International acceptance of medicinal cannabis is growing because it can provide relief for people who can’t be sufficiently helped with current pharmaceutical drugs. But despite growing evidence of its usefulness in certain situations, medical use of cannabis remains illegal in Australia.
In the last week, the US state of Utah has made the medical use of cannabis legal and Alabama is awaiting gubernatorial approval to do the same. This means more than 20 states in the US now permit the medical use of cannabis, but such benign use remains not only unattainable but illegal in Australia.
Earlier this month, for instance, a 59-year-old South Australian man with leukaemia was sentenced to two years in jail for cultivating cannabis. He’d previously been caught growing the plant to help his wife endure the side effects of chemotherapy for her lymphoma.
A newspaper report of the case had a poll about whether cultivating medicinal cannabis should be allowed, and 96% of respondents agreed.
Indeed, community support for medicinal cannabis has been strong for a while. A 2010 survey conducted for the Commonwealth Department of Health found 69% of respondents supported medicinal cannabis use, and 74% supported having clinical trials. These results have changed little between 2004 and 2010.
Medicinal cannabis use was lawful in Australia until the 1950s, but cannabis cultivation and use is now illegal in all Australian jurisdictions for any purpose, even though the international drug treaties to which we are party permit the medical and scientific use of drugs whose recreational use is prohibited. Australians benefit from the medical use of drugs such as morphine, ketamine, cocaine and amphetamine – despite their recreational use being prohibited.
While there seems no will at present to amend legislation in any jurisdiction required to enable medicinal use of cannabis, this has not always been the case.
In 2003, then-NSW premier Bob Carr said a draft exposure bill would be introduced “at the earliest opportunity” to provide for a four-year trial of medicinal cannabis use. This trial never took place, despite then-prime minister, John Howard giving the idea qualified support.
The Australian Medical Association expressed support for limited use of medicinal cannabis in 2006. And, more recently, Queensland premier Campbell Newman has also provided qualified support for the idea.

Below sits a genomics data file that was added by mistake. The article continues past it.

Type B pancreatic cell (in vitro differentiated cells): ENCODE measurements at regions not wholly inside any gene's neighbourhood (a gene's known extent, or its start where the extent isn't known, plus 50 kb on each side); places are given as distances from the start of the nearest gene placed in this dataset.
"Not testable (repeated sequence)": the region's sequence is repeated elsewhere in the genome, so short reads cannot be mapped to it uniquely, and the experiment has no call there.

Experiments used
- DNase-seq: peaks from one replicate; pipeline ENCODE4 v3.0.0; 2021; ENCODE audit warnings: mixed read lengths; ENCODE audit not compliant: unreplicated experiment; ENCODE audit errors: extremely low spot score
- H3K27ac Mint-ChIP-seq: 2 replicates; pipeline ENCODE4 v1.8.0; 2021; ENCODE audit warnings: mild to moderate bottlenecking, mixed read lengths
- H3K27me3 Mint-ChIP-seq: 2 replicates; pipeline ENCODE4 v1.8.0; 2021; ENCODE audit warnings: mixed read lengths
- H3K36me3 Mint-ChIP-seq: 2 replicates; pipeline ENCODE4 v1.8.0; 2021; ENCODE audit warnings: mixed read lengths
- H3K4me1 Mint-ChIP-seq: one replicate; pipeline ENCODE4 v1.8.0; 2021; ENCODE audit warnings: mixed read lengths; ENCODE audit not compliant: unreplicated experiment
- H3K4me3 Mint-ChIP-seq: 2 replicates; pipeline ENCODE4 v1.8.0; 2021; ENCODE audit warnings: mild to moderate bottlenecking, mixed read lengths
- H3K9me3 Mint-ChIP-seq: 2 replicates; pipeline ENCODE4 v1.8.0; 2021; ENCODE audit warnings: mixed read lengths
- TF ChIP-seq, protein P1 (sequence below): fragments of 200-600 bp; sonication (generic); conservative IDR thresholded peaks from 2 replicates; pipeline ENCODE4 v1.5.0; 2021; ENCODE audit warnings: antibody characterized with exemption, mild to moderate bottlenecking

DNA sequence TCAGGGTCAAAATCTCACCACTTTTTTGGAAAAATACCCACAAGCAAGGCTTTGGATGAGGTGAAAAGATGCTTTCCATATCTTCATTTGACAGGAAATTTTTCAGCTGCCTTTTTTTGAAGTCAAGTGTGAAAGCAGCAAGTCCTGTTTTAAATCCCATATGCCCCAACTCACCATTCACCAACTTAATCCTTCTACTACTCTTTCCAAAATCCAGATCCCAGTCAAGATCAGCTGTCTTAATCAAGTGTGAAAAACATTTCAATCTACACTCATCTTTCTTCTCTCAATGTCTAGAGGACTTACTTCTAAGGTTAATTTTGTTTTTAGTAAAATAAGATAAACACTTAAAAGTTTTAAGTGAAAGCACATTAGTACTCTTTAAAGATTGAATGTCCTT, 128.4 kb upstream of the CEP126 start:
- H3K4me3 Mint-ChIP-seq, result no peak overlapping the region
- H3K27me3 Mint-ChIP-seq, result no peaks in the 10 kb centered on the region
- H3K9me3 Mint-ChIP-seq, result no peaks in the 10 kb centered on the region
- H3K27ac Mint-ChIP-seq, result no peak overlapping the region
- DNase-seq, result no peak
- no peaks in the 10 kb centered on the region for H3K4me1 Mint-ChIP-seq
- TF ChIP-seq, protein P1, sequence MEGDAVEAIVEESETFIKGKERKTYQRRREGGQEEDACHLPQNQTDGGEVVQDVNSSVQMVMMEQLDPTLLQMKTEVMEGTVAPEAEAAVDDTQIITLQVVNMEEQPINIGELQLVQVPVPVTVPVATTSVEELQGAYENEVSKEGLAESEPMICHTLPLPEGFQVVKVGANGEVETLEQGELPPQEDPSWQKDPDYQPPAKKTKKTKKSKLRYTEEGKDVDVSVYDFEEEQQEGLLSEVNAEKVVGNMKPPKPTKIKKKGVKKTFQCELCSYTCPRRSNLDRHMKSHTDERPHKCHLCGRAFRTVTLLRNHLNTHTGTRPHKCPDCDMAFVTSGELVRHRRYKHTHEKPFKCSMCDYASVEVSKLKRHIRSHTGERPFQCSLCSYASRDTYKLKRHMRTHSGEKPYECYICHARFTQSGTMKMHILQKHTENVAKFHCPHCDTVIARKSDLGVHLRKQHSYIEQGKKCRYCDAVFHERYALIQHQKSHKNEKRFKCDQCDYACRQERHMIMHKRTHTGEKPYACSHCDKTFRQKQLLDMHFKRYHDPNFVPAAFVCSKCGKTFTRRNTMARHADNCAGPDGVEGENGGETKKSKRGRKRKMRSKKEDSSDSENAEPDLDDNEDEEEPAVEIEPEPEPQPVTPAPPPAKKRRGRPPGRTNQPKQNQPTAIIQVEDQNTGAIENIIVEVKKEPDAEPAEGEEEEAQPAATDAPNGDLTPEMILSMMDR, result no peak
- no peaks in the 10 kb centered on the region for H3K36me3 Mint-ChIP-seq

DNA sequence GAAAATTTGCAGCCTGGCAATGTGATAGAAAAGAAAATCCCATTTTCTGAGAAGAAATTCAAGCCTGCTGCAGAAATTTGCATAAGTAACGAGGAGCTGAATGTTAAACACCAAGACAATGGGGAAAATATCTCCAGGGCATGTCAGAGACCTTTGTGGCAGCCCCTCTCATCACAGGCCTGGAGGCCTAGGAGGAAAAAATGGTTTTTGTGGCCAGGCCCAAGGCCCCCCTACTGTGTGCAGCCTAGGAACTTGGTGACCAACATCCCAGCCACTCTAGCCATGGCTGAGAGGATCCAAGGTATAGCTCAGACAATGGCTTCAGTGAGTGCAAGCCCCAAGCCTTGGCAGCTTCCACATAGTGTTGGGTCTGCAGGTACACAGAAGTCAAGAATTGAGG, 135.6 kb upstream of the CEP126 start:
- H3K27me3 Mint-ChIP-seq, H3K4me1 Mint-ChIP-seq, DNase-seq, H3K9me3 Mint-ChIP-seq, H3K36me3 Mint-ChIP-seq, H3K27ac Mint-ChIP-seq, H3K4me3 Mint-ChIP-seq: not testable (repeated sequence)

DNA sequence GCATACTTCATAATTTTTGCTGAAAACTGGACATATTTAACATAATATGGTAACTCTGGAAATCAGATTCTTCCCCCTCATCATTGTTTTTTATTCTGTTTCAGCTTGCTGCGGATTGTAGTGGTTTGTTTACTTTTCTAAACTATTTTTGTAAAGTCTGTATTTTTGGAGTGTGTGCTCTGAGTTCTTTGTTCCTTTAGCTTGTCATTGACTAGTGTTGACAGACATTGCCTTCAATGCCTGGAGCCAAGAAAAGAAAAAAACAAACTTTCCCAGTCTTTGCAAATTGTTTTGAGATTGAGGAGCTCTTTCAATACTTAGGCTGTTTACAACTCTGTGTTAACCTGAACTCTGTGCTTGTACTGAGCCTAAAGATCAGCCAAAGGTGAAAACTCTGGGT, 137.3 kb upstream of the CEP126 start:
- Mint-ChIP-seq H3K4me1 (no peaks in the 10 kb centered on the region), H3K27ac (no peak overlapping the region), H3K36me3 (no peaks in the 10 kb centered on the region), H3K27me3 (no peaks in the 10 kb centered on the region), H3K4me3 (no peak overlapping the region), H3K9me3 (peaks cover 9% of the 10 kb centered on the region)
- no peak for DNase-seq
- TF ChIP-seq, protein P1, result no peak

But not one of these statements has made a difference.
Nonetheless, an unknown number of Australians with serious health conditions use cannabis medically because their prescribed medications haven’t worked. Calls for help to advocates for medicinal cannabis are not infrequent. And many callers say they resent being made to feel like criminals.
Efficacy and side effects
For decades, while attempting to sustain the prohibition of “recreational” cannabis, the US government promoted research into the adverse effects of cannabis while vigorously obstructing research into its possible medical benefits. Only in the last decade has rigorous clinical research been possible.
A recent review of research about medicinal cannabis use found 82 randomised controlled trials had positive results while only nine were negative.
What’s more, at least half a dozen prestigious bodies in Australia, the United Kingdom, Canada and the United States have published favourable reviews of the evidence in the last 15 years.
The consensus is that cannabis is not a miracle curative drug but it’s very useful for relieving distressing symptoms, especially when the most often used drugs have not proved sufficiently effective or safe.
Medicinal cannabis is acceptably safe, with side effects that are uncommon, generally mild, and outweighed by major benefits. And, of course, any side effects have to be compared to those of other medications such as opioid analgesics, or the problems of not treating the symptoms in the first place.
The risk of becoming dependant on medicinal cannabis is much smaller than many conventional medications – let alone for alcohol and tobacco. As with many drugs, a small proportion of patients find the intoxicating effects of cannabis sufficiently unacceptable to not wish to take it, even if it’s beneficial for them.
Cost and pharmaceutical alternative
The cost and legal supply of medicinal cannabis remain potential stumbling blocks. It’s cheapest to grow cannabis at home but that, as you know, is illegal. And anyway, many seriously ill people are too unwell and frail to grow their own cannabis or to purchase supplies from the black market.
Both home-grown and black market cannabis are of uncertain medicinal quality. To assure quality, specially prepared botanical cannabis is provided in some countries on prescription. And patients are encouraged to use a vapouriser, which means they will inhale cannabis vapour rather than smoke.
The Therapeutics Goods Administration recently approved a product known as nabiximols (registered name Sativex). This drug contains a controlled mixture of the active ingredients of cannabis and is sprayed on the inside of the mouth. And a 2012 survey of the carers of people using nabiximols reported that 72% had observed an overall benefit to the patient from the treatment.
While attractive in many respects, Sativex has been approved in Australia only for one condition (treating intractable spasticity associated with multiple sclerosis) and is expected to cost patients between $500 and $800 a month. This is too expensive for most elderly people who have been sick for years.
Medicinal use of cannabis is now permitted in more than a dozen countries including Canada, Switzerland, the Netherlands and Israel. All these countries still prohibit recreational cannabis use – there’s no reason that Australia can’t do the same.